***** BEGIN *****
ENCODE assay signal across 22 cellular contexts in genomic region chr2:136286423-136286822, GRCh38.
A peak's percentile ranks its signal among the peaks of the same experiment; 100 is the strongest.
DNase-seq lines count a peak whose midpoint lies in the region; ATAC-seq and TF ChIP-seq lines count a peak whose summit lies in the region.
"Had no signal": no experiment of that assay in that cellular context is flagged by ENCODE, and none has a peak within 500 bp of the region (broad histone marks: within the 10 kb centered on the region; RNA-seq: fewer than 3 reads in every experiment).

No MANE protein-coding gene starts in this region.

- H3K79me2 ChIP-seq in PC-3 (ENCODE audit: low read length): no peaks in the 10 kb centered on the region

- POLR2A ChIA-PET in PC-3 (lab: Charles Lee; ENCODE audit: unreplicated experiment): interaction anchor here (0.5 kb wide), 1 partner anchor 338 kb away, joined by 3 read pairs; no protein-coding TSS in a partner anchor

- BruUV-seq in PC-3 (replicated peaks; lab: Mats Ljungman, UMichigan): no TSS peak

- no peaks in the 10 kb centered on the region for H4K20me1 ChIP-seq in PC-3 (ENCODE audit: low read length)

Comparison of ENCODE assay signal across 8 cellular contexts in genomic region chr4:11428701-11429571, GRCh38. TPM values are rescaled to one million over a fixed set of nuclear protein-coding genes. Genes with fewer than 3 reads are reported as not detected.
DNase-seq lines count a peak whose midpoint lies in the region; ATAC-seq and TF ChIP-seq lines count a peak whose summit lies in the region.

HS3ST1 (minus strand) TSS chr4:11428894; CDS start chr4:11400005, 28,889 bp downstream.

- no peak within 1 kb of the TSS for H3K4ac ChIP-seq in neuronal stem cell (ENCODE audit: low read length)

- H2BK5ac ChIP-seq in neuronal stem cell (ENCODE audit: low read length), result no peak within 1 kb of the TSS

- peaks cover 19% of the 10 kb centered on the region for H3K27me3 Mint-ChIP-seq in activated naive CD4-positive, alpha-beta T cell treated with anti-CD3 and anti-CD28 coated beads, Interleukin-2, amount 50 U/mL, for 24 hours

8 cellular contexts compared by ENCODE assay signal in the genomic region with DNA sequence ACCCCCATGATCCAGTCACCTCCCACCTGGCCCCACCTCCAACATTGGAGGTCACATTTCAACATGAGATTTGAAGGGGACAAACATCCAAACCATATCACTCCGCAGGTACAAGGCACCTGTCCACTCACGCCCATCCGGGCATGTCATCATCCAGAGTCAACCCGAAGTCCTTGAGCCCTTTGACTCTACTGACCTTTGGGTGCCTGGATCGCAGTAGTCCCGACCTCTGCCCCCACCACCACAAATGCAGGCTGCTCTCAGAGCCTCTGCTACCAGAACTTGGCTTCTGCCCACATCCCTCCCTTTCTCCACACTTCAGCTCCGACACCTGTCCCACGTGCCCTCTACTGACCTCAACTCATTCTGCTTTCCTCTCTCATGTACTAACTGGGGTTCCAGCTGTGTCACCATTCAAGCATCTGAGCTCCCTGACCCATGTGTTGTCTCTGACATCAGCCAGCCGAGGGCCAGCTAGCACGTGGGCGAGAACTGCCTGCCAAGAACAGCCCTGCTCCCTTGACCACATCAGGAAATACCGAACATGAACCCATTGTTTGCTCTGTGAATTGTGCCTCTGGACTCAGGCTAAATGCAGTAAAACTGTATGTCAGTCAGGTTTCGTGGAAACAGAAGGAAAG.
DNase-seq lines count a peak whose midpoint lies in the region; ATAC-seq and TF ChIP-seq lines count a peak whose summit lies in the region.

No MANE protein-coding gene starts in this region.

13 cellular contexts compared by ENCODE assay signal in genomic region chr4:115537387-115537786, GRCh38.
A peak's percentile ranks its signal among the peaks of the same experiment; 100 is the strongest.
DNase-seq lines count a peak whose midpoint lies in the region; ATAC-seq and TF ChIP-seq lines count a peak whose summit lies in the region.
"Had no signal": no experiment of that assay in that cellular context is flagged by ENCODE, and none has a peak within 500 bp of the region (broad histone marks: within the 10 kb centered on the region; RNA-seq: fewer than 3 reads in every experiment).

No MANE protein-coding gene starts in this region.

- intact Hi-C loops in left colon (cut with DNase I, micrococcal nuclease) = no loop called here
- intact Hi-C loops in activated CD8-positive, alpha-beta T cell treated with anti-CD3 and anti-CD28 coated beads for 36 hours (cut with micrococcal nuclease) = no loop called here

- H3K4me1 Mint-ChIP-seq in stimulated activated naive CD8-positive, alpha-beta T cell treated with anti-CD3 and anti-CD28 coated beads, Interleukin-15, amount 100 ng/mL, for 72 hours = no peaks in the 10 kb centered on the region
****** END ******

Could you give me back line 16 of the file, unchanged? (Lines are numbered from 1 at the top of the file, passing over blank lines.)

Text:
8 cellular contexts compared by ENCODE assay signal in the genomic region with DNA sequence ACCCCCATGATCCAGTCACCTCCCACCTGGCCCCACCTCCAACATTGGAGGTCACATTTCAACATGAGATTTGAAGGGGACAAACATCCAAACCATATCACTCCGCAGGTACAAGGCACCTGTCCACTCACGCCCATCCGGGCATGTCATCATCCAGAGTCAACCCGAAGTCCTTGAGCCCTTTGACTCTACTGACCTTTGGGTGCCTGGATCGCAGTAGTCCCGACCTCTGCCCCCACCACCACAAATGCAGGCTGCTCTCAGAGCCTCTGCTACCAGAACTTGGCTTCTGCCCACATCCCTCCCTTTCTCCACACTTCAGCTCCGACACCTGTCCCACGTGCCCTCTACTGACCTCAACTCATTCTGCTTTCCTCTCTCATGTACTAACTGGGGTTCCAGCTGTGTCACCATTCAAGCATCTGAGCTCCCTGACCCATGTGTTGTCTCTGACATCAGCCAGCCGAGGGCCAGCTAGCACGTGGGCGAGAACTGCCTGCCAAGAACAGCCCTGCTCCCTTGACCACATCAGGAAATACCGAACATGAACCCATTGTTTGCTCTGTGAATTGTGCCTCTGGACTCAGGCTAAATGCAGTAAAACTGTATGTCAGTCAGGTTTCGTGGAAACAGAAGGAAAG.